Asylum statistics, second quarter 2003
The industrialized country asylum statistics for the second quarter of this year continued to follow a pronounced downward trend, according to new figures compiled by UNHCR. Indeed, in both the European Union, and in Europe overall, the number of asylum applications was the lowest since UNHCR started collecting quarterly data at the beginning of 1999.
The 29 industrialized countries covered by the report, which excludes Italy, received a total of 106,850 asylum seekers between April and June, compared with 121,910 during the first three months of the year. This is a drop of 12 percent (following on from a 16 percent reduction from the previous quarter).
Altogether, the number of applications during the first half of 2003 was 19 percent lower than during the first six months of 2002, and 22 percent lower than the second half of last year.
During the second quarter of this year, the EU countries saw a drop of 16 percent, to 66,260, following on from a 17 percent drop in the first quarter. During 2002, the average EU quarterly figure was around 93,500. The number in North America also dropped by 12 percent compared to the previous quarter. Central Europe was the only region to show an increase of 27 percent - which, however, only translates into a difference of around 1,700 individuals. The biggest increases in this region were in the Czech Republic and Slovakia.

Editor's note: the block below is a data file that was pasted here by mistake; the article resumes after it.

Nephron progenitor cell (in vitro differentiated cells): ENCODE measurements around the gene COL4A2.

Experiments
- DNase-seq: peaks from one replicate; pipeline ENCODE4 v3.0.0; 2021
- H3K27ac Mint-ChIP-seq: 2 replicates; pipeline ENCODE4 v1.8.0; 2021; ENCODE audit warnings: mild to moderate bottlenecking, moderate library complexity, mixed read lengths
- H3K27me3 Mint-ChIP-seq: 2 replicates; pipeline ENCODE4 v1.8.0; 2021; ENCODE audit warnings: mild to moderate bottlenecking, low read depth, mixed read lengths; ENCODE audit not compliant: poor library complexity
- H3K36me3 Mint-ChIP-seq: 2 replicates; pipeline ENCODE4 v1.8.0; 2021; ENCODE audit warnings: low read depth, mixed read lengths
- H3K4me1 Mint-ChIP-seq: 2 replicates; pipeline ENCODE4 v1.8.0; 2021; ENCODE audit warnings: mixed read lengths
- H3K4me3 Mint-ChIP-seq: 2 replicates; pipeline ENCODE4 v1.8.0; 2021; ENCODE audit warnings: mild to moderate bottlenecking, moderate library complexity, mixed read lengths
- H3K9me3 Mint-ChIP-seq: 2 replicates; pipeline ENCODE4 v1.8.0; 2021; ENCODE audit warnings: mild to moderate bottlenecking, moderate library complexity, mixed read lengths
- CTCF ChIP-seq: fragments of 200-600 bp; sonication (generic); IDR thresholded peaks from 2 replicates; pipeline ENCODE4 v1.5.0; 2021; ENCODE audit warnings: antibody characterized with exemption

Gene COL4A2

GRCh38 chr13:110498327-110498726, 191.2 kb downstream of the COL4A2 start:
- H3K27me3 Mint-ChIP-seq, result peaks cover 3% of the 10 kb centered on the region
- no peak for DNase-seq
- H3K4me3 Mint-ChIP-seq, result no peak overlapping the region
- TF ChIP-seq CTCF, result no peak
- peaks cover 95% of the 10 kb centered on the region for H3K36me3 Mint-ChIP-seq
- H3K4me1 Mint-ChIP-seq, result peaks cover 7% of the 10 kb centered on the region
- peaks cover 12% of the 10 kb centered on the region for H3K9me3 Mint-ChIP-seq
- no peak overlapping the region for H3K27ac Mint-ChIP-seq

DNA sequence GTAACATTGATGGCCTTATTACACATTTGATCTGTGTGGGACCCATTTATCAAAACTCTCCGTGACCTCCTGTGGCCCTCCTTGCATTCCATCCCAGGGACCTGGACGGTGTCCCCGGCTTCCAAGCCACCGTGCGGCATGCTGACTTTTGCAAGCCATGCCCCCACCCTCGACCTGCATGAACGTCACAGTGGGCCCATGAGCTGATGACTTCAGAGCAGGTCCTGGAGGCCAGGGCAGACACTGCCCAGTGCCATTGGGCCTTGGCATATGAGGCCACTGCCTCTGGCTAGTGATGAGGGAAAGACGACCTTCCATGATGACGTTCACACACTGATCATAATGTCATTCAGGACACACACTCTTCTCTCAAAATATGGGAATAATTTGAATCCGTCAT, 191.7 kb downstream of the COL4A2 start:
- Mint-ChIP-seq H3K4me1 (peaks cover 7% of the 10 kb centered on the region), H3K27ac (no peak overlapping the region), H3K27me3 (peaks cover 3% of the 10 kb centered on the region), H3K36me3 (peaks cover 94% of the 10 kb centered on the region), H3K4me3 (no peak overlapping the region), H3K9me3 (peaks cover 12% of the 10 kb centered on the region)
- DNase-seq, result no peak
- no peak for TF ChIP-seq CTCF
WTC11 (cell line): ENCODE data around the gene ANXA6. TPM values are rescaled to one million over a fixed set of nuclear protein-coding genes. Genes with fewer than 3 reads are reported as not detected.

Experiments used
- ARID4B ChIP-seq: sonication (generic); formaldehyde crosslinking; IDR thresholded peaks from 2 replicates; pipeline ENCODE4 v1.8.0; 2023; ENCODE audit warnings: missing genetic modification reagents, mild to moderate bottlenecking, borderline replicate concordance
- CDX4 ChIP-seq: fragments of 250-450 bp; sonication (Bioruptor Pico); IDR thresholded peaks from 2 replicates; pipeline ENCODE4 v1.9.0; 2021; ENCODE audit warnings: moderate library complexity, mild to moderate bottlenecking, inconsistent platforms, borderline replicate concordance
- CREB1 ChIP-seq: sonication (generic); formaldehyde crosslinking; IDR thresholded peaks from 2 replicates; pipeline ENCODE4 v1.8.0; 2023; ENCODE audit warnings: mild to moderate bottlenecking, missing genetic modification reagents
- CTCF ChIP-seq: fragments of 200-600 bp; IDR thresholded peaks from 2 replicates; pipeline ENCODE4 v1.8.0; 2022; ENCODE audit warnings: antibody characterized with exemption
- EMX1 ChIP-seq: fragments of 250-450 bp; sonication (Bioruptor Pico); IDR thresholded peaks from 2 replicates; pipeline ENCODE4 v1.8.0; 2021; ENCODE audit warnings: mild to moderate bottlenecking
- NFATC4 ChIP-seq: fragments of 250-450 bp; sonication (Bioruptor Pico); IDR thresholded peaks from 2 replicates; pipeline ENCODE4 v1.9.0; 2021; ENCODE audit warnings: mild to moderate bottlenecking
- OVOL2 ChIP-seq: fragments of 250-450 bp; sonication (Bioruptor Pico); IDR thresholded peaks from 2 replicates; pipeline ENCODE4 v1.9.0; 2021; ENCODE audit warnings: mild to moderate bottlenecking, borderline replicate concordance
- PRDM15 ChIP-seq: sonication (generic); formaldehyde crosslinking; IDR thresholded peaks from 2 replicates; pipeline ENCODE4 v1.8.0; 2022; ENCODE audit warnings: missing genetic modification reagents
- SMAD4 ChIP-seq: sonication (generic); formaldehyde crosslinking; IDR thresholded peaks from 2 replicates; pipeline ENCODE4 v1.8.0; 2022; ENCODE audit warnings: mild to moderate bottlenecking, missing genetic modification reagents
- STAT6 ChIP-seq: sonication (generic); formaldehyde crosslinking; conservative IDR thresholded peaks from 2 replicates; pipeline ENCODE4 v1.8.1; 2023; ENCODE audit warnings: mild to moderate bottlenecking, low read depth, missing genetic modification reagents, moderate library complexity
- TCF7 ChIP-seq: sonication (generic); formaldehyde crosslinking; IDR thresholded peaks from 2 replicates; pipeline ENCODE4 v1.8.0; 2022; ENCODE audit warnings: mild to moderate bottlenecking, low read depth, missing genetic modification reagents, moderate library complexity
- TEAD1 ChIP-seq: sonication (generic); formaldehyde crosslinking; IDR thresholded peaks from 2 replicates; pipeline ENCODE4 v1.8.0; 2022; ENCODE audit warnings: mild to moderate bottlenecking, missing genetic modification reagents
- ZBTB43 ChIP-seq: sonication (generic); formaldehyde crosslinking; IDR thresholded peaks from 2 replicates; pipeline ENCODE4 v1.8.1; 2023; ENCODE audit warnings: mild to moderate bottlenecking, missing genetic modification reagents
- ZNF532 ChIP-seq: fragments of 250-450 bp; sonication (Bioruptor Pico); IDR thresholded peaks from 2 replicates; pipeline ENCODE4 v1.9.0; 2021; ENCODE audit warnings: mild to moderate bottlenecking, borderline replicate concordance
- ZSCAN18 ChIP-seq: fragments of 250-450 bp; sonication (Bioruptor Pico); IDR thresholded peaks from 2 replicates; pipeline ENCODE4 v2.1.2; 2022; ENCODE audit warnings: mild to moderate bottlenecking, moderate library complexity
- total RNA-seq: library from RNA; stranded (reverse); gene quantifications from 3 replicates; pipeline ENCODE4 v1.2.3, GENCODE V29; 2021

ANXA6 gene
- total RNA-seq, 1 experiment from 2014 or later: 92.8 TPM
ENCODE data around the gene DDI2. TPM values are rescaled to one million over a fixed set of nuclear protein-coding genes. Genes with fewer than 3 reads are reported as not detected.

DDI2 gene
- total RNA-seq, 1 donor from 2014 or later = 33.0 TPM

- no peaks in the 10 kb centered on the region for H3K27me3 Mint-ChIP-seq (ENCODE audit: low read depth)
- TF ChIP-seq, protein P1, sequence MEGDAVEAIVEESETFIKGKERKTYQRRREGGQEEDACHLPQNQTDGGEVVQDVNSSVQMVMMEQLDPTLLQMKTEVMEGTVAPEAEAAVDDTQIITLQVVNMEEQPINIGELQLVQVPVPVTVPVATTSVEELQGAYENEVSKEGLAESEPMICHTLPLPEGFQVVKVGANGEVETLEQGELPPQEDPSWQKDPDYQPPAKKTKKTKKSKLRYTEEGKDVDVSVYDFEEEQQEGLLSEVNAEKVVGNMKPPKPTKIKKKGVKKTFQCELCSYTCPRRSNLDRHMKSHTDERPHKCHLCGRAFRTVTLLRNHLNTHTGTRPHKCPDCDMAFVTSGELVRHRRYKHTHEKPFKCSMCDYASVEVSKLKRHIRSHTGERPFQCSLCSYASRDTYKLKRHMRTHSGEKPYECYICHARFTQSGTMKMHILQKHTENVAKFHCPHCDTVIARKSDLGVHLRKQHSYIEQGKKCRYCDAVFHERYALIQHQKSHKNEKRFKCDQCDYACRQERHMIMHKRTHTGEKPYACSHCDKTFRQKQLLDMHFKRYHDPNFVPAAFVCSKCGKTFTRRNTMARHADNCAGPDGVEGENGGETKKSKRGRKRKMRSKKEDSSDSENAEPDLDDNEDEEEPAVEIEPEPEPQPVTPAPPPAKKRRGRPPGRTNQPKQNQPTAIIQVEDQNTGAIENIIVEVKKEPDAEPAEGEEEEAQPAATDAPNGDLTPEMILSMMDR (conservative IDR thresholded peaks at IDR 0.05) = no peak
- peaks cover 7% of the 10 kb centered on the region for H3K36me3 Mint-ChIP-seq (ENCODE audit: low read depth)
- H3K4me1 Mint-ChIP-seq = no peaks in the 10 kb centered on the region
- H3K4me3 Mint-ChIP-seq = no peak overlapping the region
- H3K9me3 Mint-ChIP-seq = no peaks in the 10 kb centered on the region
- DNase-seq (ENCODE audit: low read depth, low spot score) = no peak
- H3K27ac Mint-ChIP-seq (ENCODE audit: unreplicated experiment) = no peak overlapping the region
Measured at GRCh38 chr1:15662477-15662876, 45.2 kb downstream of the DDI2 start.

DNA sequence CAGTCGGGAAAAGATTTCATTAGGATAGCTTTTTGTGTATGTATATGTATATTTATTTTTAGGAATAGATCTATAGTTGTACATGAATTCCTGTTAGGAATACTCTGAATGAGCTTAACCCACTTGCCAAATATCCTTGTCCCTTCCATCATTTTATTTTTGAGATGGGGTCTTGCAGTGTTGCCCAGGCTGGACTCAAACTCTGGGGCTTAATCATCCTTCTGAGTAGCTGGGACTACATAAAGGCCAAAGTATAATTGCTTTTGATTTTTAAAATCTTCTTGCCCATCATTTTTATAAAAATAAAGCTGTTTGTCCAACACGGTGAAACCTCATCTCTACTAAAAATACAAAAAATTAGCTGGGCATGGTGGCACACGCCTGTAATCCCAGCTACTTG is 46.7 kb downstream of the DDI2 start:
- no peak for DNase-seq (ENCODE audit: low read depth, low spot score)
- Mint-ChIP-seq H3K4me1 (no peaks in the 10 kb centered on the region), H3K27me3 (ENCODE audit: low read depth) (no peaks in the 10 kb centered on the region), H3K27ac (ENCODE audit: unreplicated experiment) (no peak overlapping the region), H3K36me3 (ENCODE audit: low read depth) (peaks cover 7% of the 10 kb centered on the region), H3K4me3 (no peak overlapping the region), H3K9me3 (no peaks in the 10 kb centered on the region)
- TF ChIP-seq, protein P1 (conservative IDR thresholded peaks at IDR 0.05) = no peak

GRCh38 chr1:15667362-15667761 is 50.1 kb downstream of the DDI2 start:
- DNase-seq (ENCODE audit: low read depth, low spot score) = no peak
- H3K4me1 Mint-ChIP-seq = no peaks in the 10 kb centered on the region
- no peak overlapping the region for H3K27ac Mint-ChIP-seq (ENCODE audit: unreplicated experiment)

The most significant quarterly decreases were recorded in the UK (down 34 percent), Spain and Ireland (both down 31 percent), Germany (down 24 percent) and Sweden (down 22 percent). Elsewhere, Canada dropped by 21 percent and the U.S. by 7 percent. Despite this, the U.S. took over as the top receiving country among the industrialized nations during the second quarter, although the UK heads the list for the whole of 2003 to date, with a total of 34,300 compared to 31,300 in the U.S. During the first six months of 2002, the UK received 51,500 - or 33 percent more than it has received so far this year.
Among the countries of origin, the most dramatic decrease was in the numbers of Iraqis seeking asylum - down 43 percent compared to the first quarter. Other leading groups that recorded significant decreases included Pakistanis, who were down 48 percent (this was almost entirely due to a steep drop in numbers in North America rather than Europe), and Turks, who were down 15 percent.
The sharpest increase in asylum applications was among Russians, who rose 54 percent to become the largest group overall during the second quarter - although they still trail the Iraqis over the first six months of the year. The number of Russian applicants rose particularly sharply in Austria and the Czech Republic. Both these countries, along with Poland, received more than 1,000 Russian applicants each during the second quarter. There were no other major increases among the leading groups, although the Afghans, after a year and a half of steadily falling numbers, crept up again by 10 percent during the last quarter.